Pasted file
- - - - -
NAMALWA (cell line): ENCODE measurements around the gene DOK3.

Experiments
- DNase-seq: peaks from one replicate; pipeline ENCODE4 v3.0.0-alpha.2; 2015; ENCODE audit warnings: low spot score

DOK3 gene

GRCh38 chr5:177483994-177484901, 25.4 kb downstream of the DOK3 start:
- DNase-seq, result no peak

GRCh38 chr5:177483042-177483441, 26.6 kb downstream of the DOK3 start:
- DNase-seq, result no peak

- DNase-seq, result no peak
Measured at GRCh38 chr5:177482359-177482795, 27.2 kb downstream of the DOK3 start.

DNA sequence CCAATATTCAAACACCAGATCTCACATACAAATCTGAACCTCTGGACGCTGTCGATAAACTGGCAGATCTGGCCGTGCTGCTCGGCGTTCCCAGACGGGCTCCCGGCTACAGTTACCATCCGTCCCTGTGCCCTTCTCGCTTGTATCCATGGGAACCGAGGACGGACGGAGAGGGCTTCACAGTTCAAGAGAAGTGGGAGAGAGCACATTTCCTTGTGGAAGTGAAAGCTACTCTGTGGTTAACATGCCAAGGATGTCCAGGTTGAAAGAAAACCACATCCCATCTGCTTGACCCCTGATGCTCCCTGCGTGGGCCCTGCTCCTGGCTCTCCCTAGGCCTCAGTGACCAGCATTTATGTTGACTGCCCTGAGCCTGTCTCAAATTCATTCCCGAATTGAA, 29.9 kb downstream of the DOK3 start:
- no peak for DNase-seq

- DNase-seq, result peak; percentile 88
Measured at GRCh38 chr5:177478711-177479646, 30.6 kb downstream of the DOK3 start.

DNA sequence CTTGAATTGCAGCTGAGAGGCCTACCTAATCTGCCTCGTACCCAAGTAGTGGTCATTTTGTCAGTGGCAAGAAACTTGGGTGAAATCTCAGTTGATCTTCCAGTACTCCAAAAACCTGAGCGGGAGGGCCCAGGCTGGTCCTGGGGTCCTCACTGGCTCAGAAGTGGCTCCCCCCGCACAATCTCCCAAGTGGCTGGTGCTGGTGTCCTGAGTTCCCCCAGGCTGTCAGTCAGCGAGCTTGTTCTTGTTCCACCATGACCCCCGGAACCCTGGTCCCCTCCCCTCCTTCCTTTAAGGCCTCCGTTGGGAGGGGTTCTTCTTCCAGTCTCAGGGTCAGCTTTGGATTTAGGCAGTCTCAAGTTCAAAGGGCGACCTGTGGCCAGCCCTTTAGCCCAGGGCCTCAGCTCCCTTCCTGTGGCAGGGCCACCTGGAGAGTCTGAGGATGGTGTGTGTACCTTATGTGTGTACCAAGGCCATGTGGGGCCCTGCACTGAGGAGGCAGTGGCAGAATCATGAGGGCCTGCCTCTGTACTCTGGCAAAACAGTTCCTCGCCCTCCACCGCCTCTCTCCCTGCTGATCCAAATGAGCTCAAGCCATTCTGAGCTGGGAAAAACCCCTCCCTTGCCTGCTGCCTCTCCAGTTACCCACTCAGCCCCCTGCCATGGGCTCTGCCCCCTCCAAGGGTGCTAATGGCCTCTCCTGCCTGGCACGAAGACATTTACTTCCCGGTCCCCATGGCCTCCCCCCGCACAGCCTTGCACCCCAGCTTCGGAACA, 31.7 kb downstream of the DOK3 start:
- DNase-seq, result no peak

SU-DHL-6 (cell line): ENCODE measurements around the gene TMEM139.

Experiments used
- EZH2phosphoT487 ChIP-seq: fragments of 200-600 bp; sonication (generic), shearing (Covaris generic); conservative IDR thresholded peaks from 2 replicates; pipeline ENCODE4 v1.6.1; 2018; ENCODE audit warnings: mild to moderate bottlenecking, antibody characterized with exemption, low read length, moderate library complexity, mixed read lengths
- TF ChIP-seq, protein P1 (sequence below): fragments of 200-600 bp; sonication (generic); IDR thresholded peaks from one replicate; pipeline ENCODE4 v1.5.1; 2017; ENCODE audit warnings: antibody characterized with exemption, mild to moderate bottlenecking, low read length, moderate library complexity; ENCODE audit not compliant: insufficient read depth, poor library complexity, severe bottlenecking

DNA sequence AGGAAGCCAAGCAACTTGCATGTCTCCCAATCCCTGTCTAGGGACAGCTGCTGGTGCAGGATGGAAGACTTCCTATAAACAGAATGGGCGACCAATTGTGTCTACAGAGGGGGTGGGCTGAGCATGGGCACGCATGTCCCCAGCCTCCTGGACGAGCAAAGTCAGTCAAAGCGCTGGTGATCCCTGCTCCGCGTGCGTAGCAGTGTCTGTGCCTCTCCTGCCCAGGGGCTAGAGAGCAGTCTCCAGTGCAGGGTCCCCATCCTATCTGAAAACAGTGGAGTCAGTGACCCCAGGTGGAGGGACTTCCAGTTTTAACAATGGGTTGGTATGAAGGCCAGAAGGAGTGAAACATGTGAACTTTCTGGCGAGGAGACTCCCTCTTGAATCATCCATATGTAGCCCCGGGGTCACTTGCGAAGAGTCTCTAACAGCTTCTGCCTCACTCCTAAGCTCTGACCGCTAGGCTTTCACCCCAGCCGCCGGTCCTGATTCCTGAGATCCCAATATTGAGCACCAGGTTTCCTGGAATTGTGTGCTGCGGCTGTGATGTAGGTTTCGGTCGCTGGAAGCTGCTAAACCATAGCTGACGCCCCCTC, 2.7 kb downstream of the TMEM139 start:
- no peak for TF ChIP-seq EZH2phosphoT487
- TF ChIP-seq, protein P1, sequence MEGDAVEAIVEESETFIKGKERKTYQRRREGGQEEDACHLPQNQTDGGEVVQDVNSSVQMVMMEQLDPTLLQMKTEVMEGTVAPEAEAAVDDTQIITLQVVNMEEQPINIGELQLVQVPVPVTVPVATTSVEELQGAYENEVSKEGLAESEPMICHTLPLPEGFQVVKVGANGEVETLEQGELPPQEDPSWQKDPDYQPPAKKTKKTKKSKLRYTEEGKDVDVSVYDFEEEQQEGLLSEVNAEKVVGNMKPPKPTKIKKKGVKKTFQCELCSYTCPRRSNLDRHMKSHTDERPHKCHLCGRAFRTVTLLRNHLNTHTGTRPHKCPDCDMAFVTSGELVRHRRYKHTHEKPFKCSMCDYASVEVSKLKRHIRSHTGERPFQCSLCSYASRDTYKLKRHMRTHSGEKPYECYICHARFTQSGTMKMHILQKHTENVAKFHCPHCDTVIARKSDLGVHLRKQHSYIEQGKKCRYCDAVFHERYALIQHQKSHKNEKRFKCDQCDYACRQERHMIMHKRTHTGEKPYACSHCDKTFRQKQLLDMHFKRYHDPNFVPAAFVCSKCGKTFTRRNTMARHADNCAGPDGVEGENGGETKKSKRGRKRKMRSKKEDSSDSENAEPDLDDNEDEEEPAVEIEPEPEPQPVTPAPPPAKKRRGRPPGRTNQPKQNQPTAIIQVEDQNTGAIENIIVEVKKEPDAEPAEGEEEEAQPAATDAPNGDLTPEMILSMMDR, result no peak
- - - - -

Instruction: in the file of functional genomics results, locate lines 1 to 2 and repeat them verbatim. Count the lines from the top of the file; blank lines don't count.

NAMALWA (cell line): ENCODE measurements around the gene DOK3.

Experiments